The Times, They Were a’Changin’
By Russell J. Sanders
A suburb of Fort Worth, Texas…1969…this isn’t just the setting of my new novel All You Need Is Love, it is where and when I spent my teen years. I was Dewey Snodgress, the lead character of the novel, in so many ways. I listened to the music Dewey listens to; I was a singer and actor at my high school, just like Dewey; and I led a sheltered life. Like Dewey, I had no idea of what “gay” was, nor did I know I was gay. Unlike Dewey, my personal revelation didn’t come until years later. But that being oblivious extended, in a more far-reaching way, to Dewey, and to me. I was growing up in one of the most turbulent eras in our history, a time I’ve since come to feel was one of the most influential decades America has ever experienced: The 1960s.
The Sixties were a time of hope and progress, a time of loss and sadness, a time of social upheaval. Beginning with the election of John F. Kennedy as President of the United States and ending with an incident that has come to be known as the Kent State Massacre, we saw the rise of the Hippie Culture, the Civil Rights Movement, the joy of three days of peace and love called Woodstock, the death of the iconic actress Judy Garland, and the beginnings of the gay rights movement, thanks to a courageous group of drag queens who finally decided “we’re not gonna take it anymore” and fought back at police brutality and discrimination. And there I was, roaming the halls of a big city high school, singing my heart out in choir, spending countless hours at play rehearsals, reading voraciously and joining the ranks of National Honor Society and the Magna Cum Laude graduates while all the while totally blind to what was going on in the “outside” world.
My love for music turned me on to the sounds of the Sixties culture: the Beatles, the Rolling Stones, Herman’s Hermits, and the rest of the British Invasion. And I was hip to the folk sounds of Peter, Paul, and Mary; Joan Baez; and the poet of the sixties Bob Dylan. But while I sang along, I didn’t truly listen to the lyrics. I didn’t know the British rockers were bringing about a whole new rock n’ roll art form, nor did I know that the folkies were telling us to stand up, fight back.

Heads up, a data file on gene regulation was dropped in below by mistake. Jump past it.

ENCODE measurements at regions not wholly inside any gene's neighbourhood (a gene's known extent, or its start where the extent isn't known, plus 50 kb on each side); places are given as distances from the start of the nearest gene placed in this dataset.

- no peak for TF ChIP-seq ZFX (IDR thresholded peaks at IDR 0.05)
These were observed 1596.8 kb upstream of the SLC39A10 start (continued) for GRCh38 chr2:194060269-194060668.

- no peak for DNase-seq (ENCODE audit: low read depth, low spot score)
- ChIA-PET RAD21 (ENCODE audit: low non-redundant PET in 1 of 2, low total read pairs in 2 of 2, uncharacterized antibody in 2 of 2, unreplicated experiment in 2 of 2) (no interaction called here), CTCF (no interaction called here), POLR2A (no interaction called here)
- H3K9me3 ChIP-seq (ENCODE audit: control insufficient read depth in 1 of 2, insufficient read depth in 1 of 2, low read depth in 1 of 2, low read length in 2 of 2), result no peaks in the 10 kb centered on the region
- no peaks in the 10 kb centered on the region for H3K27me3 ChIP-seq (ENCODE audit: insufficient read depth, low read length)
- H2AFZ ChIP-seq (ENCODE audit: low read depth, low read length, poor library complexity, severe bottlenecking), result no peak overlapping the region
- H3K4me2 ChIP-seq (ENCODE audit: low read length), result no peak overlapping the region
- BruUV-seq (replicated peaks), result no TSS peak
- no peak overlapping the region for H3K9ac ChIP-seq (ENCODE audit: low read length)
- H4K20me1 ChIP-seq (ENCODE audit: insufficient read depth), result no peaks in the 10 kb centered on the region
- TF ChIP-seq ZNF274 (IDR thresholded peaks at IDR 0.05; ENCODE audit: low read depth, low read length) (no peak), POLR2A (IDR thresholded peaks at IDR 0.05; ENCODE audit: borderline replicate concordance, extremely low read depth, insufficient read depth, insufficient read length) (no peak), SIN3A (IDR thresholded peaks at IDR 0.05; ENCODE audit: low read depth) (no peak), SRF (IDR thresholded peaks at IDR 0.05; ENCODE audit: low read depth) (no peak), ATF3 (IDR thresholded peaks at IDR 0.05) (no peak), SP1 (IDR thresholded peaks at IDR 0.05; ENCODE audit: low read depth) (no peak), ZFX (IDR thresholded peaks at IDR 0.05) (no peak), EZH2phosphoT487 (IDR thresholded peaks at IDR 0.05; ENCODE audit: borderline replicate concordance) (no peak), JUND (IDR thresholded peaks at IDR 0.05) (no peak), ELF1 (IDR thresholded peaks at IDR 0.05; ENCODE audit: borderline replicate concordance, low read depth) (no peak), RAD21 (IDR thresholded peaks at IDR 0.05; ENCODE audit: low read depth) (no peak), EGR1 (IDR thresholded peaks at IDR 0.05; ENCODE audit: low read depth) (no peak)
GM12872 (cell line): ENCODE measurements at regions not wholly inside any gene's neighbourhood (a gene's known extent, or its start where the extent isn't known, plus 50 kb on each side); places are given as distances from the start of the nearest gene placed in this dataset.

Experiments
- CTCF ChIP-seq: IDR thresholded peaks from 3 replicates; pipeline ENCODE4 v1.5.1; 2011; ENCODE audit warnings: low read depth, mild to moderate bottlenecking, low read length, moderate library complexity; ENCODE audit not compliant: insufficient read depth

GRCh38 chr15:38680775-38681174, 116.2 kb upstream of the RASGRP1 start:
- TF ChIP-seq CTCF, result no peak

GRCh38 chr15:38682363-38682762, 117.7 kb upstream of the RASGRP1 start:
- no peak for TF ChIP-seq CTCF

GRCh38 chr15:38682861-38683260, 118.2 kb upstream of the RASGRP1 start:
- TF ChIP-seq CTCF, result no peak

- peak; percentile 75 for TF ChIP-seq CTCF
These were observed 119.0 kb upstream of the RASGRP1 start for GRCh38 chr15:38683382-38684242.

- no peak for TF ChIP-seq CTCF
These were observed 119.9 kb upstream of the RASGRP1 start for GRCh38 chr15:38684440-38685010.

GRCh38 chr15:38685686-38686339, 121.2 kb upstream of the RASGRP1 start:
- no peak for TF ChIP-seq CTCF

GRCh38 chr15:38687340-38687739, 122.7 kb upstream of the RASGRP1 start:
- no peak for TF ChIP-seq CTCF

And I didn’t know all that much about the undeclared war raging all the way across the world in an Asian country called Vietnam. I knew men not very much older than I were dying, and I didn’t want to have anything to do with it. But I was clueless as to the impact that war, that music, those Hippies with their message of “make love, not war” were having on America.
And so, when I got older—and I hope, wiser—I started reading about that era I’d been blind to. And I saw its significance, and I knew that one day, I would be able to spread the word—years later, but at least I could maybe make those who didn’t live then understand what happened.
And so--All You Need Is Love. A dear friend I’d lost touch with, one of those free-spirited Hippies—the only one I ever met—died, far too young. I heard the news and realized how much I loved him. When we became friends, I didn’t know I was gay, and all these years later, I know he was not gay. But as a writer, the imagination starts churning, and the magic question surfaces: what if? And Dewey Snodgress was born; Jeep Brickthorn, the irrepressible Hippie was born; and just to round things out and prove this novel was truly set in the Sixties, LuLu Belton, the black teen actress, was born. After all, neither Dewey nor I ever met a black person when we were in high school. It was high time Dewey did, at least. And what’s a novel about the Sixties without a black character? LuLu is just that. She is a character, in the sense that she is wild and whacky and funny and, I hope, unforgettable.
So All You Need Is Love is my paean to the 1960s. That’s a good word, paean: it means a tribute, sort of a love song. The Sixties were full of great music. I suggest putting together a play list to propel you through the saga of Dewey, Jeep, and LuLu. Start with Tommy James and the Shondells’s “Crimson and Clover” and Lesley Gore’s “Sunshine, Lollipops, and Rainbows.” When you’ve absorbed the lighter side, head on to Peter, Paul and Mary and Joan Baez, the best at singing the message of Bob Dylan (except Bob himself, of course.) Listen to some “Blowin’ in the Wind,” some “Don’t Think Twice, It’s Alright,” some “The Times, They Are a’ Changin’.” Get adventurous with Vanilla Fudge’s psychedelic rendering of “People Get Ready.” And for dessert, you can’t go wrong with The Beatles: “I Want to Hold Your Hand,” “We Can Work It Out,” “The Long and Winding Road,” “Let It Be.” And don’t forget “All You Need Is Love.”
To truly enjoy my novel, sit back and let the Sixties overtake you. Journey back to a time when high schools still had school-sponsored prayer; the girls had flipped hairdos plastered together with Aqua Net hair spray; the guys wore button-down-collared oxford cloth shirts with their pressed jeans; a group of societal dropouts, the Hippies, started preaching against war and for love; boys were getting drafted to fight against their will in a war that was incomprehensible; and Martin Luther King, Jr. was leading a movement that changed the way we think about race.
And know that the gay rights movement was not far behind. In a time when being gay was considered a sickness, people were finding the courage to burst out of their closets and live more openly. I applaud those pioneers. It would be many years before I found that courage, but thank God I finally did, and now I write novels to tell teens and others that it’s okay to be gay, it’s normal to be gay, it’s a good thing to be proud of being gay. It’s a great thing to love a gay person, whether you yourself are gay, straight, bi, or not sexual at all. Love is love is love is love, to quote Lin-Manuel Miranda. After all—all you need is love.